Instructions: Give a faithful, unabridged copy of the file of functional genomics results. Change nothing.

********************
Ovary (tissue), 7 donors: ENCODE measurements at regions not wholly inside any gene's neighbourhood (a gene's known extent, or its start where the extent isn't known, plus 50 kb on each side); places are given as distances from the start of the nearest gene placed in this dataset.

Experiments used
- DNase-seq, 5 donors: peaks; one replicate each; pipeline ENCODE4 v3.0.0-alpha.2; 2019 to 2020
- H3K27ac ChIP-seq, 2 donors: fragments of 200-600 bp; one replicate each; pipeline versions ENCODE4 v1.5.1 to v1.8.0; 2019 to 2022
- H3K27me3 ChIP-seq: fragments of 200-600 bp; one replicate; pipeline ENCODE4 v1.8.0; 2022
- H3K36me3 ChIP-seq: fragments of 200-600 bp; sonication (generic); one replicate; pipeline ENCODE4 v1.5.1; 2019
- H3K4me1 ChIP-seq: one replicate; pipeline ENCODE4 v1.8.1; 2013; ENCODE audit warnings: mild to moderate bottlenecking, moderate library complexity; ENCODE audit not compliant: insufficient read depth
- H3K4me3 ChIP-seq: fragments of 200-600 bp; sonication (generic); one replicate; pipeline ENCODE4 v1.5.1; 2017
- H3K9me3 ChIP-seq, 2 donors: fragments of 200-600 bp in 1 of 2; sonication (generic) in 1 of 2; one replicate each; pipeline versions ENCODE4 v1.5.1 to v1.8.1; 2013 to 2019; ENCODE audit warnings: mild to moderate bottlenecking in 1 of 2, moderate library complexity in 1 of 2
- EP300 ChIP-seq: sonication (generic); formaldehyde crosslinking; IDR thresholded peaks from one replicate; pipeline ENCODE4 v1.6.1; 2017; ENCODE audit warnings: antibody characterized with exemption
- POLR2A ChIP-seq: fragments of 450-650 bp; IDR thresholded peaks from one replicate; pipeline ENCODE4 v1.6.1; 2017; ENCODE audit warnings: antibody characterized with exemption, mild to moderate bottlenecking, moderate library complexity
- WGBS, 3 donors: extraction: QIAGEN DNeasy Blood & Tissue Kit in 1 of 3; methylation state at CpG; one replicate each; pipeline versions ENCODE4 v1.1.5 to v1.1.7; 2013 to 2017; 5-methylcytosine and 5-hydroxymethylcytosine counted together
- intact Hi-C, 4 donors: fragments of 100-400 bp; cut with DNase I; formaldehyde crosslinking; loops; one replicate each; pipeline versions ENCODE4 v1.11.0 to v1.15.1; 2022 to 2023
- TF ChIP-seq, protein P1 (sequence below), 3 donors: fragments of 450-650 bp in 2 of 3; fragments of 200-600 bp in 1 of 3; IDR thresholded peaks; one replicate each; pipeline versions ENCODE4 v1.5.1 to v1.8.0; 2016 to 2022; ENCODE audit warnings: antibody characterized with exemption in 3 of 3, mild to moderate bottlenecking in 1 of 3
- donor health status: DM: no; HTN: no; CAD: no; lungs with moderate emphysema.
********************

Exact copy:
Ovary (tissue), 7 donors: ENCODE measurements at regions not wholly inside any gene's neighbourhood (a gene's known extent, or its start where the extent isn't known, plus 50 kb on each side); places are given as distances from the start of the nearest gene placed in this dataset.

Experiments used
- DNase-seq, 5 donors: peaks; one replicate each; pipeline ENCODE4 v3.0.0-alpha.2; 2019 to 2020
- H3K27ac ChIP-seq, 2 donors: fragments of 200-600 bp; one replicate each; pipeline versions ENCODE4 v1.5.1 to v1.8.0; 2019 to 2022
- H3K27me3 ChIP-seq: fragments of 200-600 bp; one replicate; pipeline ENCODE4 v1.8.0; 2022
- H3K36me3 ChIP-seq: fragments of 200-600 bp; sonication (generic); one replicate; pipeline ENCODE4 v1.5.1; 2019
- H3K4me1 ChIP-seq: one replicate; pipeline ENCODE4 v1.8.1; 2013; ENCODE audit warnings: mild to moderate bottlenecking, moderate library complexity; ENCODE audit not compliant: insufficient read depth
- H3K4me3 ChIP-seq: fragments of 200-600 bp; sonication (generic); one replicate; pipeline ENCODE4 v1.5.1; 2017
- H3K9me3 ChIP-seq, 2 donors: fragments of 200-600 bp in 1 of 2; sonication (generic) in 1 of 2; one replicate each; pipeline versions ENCODE4 v1.5.1 to v1.8.1; 2013 to 2019; ENCODE audit warnings: mild to moderate bottlenecking in 1 of 2, moderate library complexity in 1 of 2
- EP300 ChIP-seq: sonication (generic); formaldehyde crosslinking; IDR thresholded peaks from one replicate; pipeline ENCODE4 v1.6.1; 2017; ENCODE audit warnings: antibody characterized with exemption
- POLR2A ChIP-seq: fragments of 450-650 bp; IDR thresholded peaks from one replicate; pipeline ENCODE4 v1.6.1; 2017; ENCODE audit warnings: antibody characterized with exemption, mild to moderate bottlenecking, moderate library complexity
- WGBS, 3 donors: extraction: QIAGEN DNeasy Blood & Tissue Kit in 1 of 3; methylation state at CpG; one replicate each; pipeline versions ENCODE4 v1.1.5 to v1.1.7; 2013 to 2017; 5-methylcytosine and 5-hydroxymethylcytosine counted together
- intact Hi-C, 4 donors: fragments of 100-400 bp; cut with DNase I; formaldehyde crosslinking; loops; one replicate each; pipeline versions ENCODE4 v1.11.0 to v1.15.1; 2022 to 2023
- TF ChIP-seq, protein P1 (sequence below), 3 donors: fragments of 450-650 bp in 2 of 3; fragments of 200-600 bp in 1 of 3; IDR thresholded peaks; one replicate each; pipeline versions ENCODE4 v1.5.1 to v1.8.0; 2016 to 2022; ENCODE audit warnings: antibody characterized with exemption in 3 of 3, mild to moderate bottlenecking in 1 of 3
- donor health status: DM: no; HTN: no; CAD: no; lungs with moderate emphysema.